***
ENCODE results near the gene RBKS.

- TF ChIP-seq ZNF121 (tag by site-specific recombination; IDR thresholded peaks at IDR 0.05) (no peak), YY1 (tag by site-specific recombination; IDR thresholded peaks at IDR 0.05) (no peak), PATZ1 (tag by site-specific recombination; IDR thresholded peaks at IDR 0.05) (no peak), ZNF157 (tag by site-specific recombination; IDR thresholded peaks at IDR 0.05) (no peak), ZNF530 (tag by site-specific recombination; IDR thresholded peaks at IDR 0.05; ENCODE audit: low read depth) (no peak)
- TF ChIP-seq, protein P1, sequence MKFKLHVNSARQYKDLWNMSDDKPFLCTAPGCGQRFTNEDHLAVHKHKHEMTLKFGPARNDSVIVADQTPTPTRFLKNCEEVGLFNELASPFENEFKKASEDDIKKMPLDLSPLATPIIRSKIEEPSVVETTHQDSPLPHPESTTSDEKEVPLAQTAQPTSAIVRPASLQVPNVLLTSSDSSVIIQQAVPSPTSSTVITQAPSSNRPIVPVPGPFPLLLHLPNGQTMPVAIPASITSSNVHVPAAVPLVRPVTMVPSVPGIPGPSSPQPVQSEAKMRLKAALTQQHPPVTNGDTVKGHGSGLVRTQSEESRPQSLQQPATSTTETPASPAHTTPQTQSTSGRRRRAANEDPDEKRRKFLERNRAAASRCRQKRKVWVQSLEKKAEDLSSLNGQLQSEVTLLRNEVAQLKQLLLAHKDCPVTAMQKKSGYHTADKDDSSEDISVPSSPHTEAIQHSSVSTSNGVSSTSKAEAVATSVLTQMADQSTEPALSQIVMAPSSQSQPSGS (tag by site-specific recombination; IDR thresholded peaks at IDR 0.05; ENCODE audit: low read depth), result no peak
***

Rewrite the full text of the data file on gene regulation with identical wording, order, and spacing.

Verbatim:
ENCODE results near the gene RBKS.

- TF ChIP-seq ZNF121 (tag by site-specific recombination; IDR thresholded peaks at IDR 0.05) (no peak), YY1 (tag by site-specific recombination; IDR thresholded peaks at IDR 0.05) (no peak), PATZ1 (tag by site-specific recombination; IDR thresholded peaks at IDR 0.05) (no peak), ZNF157 (tag by site-specific recombination; IDR thresholded peaks at IDR 0.05) (no peak), ZNF530 (tag by site-specific recombination; IDR thresholded peaks at IDR 0.05; ENCODE audit: low read depth) (no peak)
- TF ChIP-seq, protein P1, sequence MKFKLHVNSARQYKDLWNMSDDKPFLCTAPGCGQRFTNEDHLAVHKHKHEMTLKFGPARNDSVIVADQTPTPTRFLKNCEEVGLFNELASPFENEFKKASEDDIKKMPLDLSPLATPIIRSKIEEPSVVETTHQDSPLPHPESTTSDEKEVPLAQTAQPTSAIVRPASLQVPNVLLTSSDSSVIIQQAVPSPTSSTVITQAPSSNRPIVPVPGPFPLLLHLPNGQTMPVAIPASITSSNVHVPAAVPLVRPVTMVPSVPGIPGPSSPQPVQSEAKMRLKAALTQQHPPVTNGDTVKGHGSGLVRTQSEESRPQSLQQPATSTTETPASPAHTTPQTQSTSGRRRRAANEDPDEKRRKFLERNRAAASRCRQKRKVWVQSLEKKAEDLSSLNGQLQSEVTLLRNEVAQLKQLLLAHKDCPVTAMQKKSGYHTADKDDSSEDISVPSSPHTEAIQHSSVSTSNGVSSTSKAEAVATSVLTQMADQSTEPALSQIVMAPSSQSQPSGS (tag by site-specific recombination; IDR thresholded peaks at IDR 0.05; ENCODE audit: low read depth), result no peak